Home  →  COCO- Financial Reporting During This Chaos


If you have any questions, please get in touch with our COVID-19 Task Force here

Are you struggling to file your accounts on time? 

Companies House have announced that businesses with a filing deadline between 27 June 2020 and 5 April 2021 will now automatically get a 3 month extension to file their accounts. The announcement is designed to help businesses affected by COVID-19 avoid penalties and is an extension of support from Companies House. See here for latest information from Companies House.

The extension is detailed below for different businesses:

Company type Company has not had an extension or shortened their accounting reference period
Public limited companies (PLCs)* Filing deadline extended from 6 to 9 months
Private company Filing deadline extended from 9 to 12 months
LLP Filing deadline extended from 9 to 12 months
Overseas companies who are required to prepare and disclose accounts under parent law Filing deadline extended from 3 to 6 months
SEs* Filing deadline extended from 6 to 9 months

*For PLCs and SEs whose original accounts filing deadline fell on or after 30 June 2020

If you have already applied to extend your filing deadline by 3 months (which is what you previously had the option of doing) then that will still apply and the filing deadline will remain as the extended period.

If you have shortened your accounting reference period, your filing deadline would be 9 months (for public companies) or 12 months (for private companies) from the new accounting reference date or 3 months from the date of changing it; whichever is the later.

The government have said this policy will be kept under review and amended as necessary in light of the progress of the COVID-19 pandemic.

Please get in touch with  Alison Fovargue  if you want to chat this through.

How does covid-19 affect the preparation of your financial statements?

The numbers

In March 2020 the World Health Organisation declared a global pandemic and the UK went into Lockdown.  If your financial year end is before this Covid-19 is generally considered to be a ‘non-adjusting post balance sheet event’ which means disclosures in your financial statements but with no adjustments to the numbers.  For year ends after the pandemic was declared, the effects of the virus should be reflected in the financial statements.  You can read in detail about this here.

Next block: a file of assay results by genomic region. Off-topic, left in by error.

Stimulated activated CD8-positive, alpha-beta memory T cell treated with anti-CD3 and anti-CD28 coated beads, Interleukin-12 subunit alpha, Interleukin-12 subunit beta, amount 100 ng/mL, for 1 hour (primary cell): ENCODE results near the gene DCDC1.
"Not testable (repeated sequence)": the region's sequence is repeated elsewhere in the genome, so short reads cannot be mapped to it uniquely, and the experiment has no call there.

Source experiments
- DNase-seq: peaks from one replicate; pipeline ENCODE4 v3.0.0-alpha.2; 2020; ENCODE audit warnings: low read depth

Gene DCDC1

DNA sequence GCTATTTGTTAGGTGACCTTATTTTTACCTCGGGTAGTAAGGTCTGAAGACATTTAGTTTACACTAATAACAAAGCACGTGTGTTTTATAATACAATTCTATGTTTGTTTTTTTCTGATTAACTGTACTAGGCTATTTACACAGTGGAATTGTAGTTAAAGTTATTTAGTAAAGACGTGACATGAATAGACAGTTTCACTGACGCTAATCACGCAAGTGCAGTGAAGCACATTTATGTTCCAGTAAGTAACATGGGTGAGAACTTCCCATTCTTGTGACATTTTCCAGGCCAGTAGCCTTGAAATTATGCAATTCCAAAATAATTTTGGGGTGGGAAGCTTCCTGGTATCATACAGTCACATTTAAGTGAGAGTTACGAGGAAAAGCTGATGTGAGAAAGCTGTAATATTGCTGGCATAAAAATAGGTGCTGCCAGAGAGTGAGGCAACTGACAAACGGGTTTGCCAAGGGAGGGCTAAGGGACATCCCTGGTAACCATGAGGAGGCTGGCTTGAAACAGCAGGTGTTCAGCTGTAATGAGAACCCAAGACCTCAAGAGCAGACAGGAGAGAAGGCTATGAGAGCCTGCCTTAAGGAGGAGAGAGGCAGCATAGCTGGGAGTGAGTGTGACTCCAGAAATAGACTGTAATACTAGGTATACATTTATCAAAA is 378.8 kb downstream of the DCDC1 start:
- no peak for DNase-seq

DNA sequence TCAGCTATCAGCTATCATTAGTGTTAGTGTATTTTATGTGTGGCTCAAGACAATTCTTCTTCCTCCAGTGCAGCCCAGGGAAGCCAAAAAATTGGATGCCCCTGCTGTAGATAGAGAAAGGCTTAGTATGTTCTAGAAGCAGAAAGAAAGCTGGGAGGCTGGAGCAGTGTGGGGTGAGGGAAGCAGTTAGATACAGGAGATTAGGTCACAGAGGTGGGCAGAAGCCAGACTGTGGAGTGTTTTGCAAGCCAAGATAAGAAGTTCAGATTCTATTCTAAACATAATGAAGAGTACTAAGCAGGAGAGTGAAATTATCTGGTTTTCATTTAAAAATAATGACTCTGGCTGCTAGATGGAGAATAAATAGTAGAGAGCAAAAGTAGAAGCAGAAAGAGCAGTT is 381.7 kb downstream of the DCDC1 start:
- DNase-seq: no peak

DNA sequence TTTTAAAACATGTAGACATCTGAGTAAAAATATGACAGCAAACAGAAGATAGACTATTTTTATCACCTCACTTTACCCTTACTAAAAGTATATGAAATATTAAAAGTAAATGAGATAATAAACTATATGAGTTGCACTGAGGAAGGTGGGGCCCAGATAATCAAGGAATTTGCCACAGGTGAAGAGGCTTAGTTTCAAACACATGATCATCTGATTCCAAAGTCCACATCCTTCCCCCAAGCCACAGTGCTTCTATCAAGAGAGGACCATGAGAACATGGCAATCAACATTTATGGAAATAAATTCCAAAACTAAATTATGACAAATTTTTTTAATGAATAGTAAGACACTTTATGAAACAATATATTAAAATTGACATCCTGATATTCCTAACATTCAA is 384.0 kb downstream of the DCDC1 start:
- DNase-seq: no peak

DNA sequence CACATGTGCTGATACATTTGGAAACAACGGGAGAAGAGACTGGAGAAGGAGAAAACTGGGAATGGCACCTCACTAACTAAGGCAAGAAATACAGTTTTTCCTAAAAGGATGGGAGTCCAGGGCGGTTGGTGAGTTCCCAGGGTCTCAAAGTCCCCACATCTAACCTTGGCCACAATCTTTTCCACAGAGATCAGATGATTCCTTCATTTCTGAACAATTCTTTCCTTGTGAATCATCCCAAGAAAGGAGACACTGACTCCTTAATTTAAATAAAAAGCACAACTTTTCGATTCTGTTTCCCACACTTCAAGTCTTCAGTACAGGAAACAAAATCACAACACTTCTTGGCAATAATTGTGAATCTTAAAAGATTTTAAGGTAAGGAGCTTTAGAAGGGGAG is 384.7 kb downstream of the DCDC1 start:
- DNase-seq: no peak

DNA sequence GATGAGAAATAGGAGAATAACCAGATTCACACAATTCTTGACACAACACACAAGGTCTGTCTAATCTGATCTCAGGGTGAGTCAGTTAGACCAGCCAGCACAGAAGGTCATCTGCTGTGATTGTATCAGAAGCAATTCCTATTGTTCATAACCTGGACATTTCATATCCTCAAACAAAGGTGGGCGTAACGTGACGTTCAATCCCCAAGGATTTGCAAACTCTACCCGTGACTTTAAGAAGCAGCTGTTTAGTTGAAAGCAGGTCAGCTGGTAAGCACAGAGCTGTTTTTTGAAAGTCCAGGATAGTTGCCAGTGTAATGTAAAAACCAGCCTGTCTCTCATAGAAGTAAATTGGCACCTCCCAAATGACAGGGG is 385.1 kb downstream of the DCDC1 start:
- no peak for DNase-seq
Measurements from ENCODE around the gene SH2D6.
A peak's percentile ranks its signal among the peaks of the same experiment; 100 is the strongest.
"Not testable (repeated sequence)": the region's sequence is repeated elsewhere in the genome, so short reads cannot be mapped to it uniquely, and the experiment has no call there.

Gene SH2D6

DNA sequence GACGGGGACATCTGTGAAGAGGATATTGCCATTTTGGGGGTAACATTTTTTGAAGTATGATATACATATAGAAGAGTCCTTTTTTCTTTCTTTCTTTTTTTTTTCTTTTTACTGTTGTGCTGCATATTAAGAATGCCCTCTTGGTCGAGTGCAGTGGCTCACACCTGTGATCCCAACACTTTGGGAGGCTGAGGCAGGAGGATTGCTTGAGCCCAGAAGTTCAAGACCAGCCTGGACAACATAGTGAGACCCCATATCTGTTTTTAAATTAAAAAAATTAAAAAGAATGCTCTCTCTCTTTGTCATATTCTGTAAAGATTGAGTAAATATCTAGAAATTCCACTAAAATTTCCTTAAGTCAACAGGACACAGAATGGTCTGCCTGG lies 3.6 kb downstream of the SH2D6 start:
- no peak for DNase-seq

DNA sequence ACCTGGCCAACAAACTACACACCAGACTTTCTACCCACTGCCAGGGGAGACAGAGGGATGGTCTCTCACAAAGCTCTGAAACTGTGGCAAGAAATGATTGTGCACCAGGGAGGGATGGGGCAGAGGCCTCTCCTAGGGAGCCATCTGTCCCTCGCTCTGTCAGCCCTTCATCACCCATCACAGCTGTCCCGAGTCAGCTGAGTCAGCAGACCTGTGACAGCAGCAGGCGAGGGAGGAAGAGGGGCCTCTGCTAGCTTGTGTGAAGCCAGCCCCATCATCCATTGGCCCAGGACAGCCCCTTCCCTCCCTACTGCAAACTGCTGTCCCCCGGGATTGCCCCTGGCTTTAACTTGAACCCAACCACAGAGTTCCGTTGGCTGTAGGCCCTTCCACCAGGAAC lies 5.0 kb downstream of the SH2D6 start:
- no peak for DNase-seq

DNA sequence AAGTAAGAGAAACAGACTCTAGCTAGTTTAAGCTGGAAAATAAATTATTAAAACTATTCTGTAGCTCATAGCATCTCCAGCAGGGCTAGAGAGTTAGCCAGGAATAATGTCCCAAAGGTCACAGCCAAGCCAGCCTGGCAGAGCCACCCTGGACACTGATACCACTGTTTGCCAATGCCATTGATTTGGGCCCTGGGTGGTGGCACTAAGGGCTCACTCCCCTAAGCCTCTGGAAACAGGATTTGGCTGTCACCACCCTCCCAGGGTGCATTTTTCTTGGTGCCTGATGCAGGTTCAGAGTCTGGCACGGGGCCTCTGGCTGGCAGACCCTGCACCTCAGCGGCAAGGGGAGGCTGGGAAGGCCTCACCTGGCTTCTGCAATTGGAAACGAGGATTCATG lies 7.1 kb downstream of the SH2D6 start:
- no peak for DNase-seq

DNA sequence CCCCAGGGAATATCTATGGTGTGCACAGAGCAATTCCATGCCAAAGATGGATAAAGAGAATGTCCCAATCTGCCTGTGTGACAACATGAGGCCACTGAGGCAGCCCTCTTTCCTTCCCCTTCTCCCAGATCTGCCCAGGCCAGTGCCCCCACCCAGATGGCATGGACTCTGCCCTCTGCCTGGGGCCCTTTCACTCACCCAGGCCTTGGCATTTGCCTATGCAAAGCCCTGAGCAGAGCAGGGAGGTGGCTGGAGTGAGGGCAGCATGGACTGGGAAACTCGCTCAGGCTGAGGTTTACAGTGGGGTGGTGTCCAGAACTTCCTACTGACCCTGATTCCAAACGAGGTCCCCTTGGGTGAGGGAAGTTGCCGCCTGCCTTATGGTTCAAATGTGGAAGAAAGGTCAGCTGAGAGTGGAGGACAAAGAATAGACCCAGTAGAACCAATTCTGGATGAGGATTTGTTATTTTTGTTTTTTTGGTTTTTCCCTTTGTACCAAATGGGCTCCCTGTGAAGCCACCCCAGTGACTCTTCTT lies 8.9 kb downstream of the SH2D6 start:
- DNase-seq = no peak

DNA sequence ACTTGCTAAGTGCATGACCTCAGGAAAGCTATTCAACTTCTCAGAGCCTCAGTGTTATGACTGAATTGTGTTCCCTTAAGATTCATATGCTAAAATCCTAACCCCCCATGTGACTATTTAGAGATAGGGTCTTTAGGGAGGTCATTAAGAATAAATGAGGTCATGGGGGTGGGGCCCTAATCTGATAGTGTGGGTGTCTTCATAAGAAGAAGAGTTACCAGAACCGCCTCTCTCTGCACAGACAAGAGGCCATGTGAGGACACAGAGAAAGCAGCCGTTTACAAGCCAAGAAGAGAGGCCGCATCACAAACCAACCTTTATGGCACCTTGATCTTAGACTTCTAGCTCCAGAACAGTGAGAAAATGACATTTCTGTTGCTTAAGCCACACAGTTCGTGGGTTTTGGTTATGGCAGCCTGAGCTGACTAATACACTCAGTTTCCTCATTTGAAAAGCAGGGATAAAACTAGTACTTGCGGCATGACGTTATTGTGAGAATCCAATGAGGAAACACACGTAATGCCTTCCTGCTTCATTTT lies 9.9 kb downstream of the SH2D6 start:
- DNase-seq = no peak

forecasts and going concern

When preparing financial statements, Directors have a responsibility to assess whether the company will be able to trade, from the date of approval, for at least the next 12 months.

Forecasting is inevitably challenging and even more so at the current time – assumptions will have to be made.  A starting point is to consider the current available cash facilities and whether the company can manage within them.  You can read in detail about this here.

IFRS 16 & COVID-19: Accounting for Rent Concessions

The IASB is simplifying the accounting for COVID-19-related rent concessions – a big boost for anyone applying IFRS 16 to large, complex portfolios. Click here to find out more.

Please get in touch with  Alison Fovargue  if you want to chat this through.

Carrying forward annual leave

Some businesses affected by COVID-19 are working non-stop, and as a result it’s anticipated that employees may not be able to take statutory minimum annual leave entitlement.  

To support these businesses, the government have announced that employees who have not taken all of their statutory annual leave entitlement due to COVID-19 will now be able to carry it over into the next 2 leave years.

The changes will amend the Working Time Regulations, which apply to almost all workers, including agency workers, those who work irregular hours, and workers on zero-hours contracts.

Where it’S not reasonably practicable for a worker to take some, or all, of the holiday to which they are entitled due to the coronavirus, they have a right to carry the 4 weeks into the next 2 leave years. This will not apply to the 1.6 weeks (bank holiday equivalent), but this can be carried forward one year by agreement between workers and employers.

If this measure is relevant to you it may be worth speaking to your employment law advisor to understand how the change to working time regulations affect your business. 

What’s the impact on financial statements?

Employers will need to consider accruing for unused annual leave entitlement for the purpose of preparing year end financial statements.  The tax treatment of the accrual will depend on who it’s for and when it’s paid.

Gender Pay Reporting

Since 2017, any organisation that has 250 or more employees have been required to publish and report specific figures about their gender pay gap.

Due to the Coronavirus outbreak, the Government have taken the decision to suspend enforcement of the gender pay gap deadlines for this reporting year (2019/20).


The government has introduced the Corporate Governance and Insolvency Bill in Parliament. This is big news on the insolvency front and along with a temporary (1 March 2020– 30 June 2020) relaxation of wrongful trading rules relating to the personal liability for Directors, should provide more flexibility to businesses in financial distress.  The headlines are that businesses should get more room to explore options and creditors may need to go with a restructuring plan even if they vote against it.